Negatively Amortizing Loan

AAA

DEFINITION of 'Negatively Amortizing Loan'

A loan with a payment structure that allows for a scheduled payment to be made where it is less than the interest charge on the loan at the time the scheduled payment is made. When a payment is made which is less than the interest charge at the time, deferred interest is created. The amount of deferred interest created is added to the principal balance of the loan, leading to a situation where the principal owed increases over time instead of decreases.

INVESTOPEDIA EXPLAINS 'Negatively Amortizing Loan'

For example, consider a loan with an 8% annual interest rate, a remaining principal balance of $100,000, and a provision that allows the borrower to make $500 payments at a certain number of scheduled payment dates. The interest due on the loan at the next scheduled payment would be: 0.08 / 12 x 100,000 = $666.67. If the borrower makes a $500 payment, $166.67 in deferred interest ($666.67 - $500) will be added to the principal balance of the loan for a total remaining principal balance of $100,166.67. The next month's interest charge would be based on this new principal balance amount, and the calculation would continue each month leading to increases in the loan's principal balance, or negative amortization.

Negative amortization cannot continue indefinitely. At some point, the loan must start to amortize over its remaining term. Typically, negatively amortizing loans have scheduled dates when the payments are recalculated, so that the loan will amortize over its remaining term, or have a negative amortization limit which states that when the principal balance of the loan reaches a certain contractual limit, the payments will be recalculated.

RELATED TERMS
  1. Level Payment Mortgage

    A type of mortgage that requires the same dollar payment each ...
  2. Negative Amortization

    An increase in the principal balance of a loan caused by making ...
  3. Mortgage Recast

    A feature in some types of mortgages where the remaining scheduled ...
  4. Deferred Interest

    The amount of interest that is added to the principal balance ...
  5. Unscheduled Recast

    The unscheduled recalculation of the remaining amortization schedule ...
  6. Payment Option ARM

    A monthly adjusting adjustable-rate mortgage (ARM) which allows ...
Related Articles
  1. Credit & Loans

    How Mortgage Refinancing Affects Your Net Worth

    Find out how to determine whether refinancing will put you ahead or even more behind.
  2. Bonds & Fixed Income

    Profit From Mortgage Debt With MBS

    Mortgage-backed securities can offer monthly income, a fixed interest rate and even government backing.
  3. Home & Auto

    Option ARMs: American Dream Or Mortgage Nightmare?

    Option adjustable rate mortgages could make or break your home-buying experience.
  4. Investing

    What is the difference between amortization and depreciation?

    Because very few assets last forever, one of the main principles of accrual accounting requires that an asset's cost be proportionally expensed based on the time period over which the asset was ...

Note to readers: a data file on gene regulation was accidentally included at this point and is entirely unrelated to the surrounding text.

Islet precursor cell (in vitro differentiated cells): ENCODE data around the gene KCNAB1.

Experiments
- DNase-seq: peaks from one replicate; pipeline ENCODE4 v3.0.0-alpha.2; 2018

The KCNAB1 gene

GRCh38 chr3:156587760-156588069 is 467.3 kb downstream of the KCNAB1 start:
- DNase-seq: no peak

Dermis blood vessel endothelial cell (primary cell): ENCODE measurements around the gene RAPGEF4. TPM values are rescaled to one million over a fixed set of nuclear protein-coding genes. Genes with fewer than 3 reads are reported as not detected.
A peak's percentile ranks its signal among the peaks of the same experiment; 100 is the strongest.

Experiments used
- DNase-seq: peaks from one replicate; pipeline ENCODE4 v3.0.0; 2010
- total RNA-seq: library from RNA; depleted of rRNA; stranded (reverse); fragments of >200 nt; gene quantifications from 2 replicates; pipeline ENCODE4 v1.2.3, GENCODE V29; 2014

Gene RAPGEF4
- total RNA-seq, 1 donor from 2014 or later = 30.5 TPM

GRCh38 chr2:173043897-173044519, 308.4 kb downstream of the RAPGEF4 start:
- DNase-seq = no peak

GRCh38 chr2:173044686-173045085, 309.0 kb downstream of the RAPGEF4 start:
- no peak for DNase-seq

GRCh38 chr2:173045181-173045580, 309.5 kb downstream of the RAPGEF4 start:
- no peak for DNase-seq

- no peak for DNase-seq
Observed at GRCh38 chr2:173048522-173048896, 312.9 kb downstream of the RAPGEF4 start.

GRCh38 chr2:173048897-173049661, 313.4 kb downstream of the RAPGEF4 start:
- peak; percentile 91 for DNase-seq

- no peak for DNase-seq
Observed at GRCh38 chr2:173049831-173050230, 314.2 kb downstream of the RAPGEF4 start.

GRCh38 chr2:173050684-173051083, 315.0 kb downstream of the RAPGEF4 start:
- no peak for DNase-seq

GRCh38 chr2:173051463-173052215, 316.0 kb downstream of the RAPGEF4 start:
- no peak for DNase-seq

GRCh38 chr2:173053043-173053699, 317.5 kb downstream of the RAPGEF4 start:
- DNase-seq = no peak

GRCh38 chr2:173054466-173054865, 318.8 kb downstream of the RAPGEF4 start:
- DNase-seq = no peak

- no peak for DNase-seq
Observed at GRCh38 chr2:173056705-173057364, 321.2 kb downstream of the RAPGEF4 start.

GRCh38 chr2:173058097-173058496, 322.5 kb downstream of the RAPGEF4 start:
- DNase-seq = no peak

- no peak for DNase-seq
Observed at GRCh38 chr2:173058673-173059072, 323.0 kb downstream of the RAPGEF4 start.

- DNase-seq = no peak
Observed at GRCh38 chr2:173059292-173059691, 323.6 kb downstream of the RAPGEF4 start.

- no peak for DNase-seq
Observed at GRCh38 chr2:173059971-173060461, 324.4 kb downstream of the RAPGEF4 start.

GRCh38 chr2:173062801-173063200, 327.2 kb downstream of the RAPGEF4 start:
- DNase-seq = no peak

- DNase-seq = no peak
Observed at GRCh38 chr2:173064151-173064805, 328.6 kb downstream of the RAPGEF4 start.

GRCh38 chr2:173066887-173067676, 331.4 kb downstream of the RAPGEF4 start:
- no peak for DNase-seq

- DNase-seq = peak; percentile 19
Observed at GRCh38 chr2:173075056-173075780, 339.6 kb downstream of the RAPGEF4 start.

5. Technical Indicators

    What is a good gearing ratio?

    Understand the meaning of the gearing ratio, how it is calculated, the definition of high and low gearing, and how they reflect relative financial stability.
  6. Fundamental Analysis

    What is a bad interest coverage ratio?

    Understand how interest coverage ratio is calculated and what it signifies, and learn what market analysts consider to be an unacceptably low coverage ratio.
  7. Fundamental Analysis

    What is the difference between a capital gearing ratio and a net gearing ratio?

    Understand the definition of gearing in the finance industry, the difference between net gearing and capital gearing ratios and how they are interpreted.
  8. Fundamental Analysis

    What is the difference between interest coverage ratio and DSCR?

    Understand the basics of the interest coverage ratio and the debt-service coverage ratio, including calculations and how each type reflects financial stability.
  9. Investing Basics

    What is the difference between interest coverage ratio and TIE?

    Read about the times interest earned, also known as the interest coverage ratio. Find out why this is an important ratio for investors and creditors.
  10. Investing Basics

    What is accrual accounting used for in finance?

    Read about the accrual method of accounting, its uses and rules, and why it is considered so important for investors, lenders and managers.

You May Also Like

Hot Definitions
  1. Commodity

    1. A basic good used in commerce that is interchangeable with other commodities of the same type. Commodities are most often ...
  2. Deferred Revenue

    Advance payments or unearned revenue, recorded on the recipient's balance sheet as a liability, until the services have been ...
  3. Multinational Corporation - MNC

    A corporation that has its facilities and other assets in at least one country other than its home country. Such companies ...
  4. SWOT Analysis

    A tool that identifies the strengths, weaknesses, opportunities and threats of an organization. Specifically, SWOT is a basic, ...
  5. Simple Interest

    A quick method of calculating the interest charge on a loan. Simple interest is determined by multiplying the interest rate ...
  6. Special Administrative Region - SAR

    Unique geographical areas with a high degree of autonomy set up by the People's Republic of China. The Special Administrative ...
Trading Center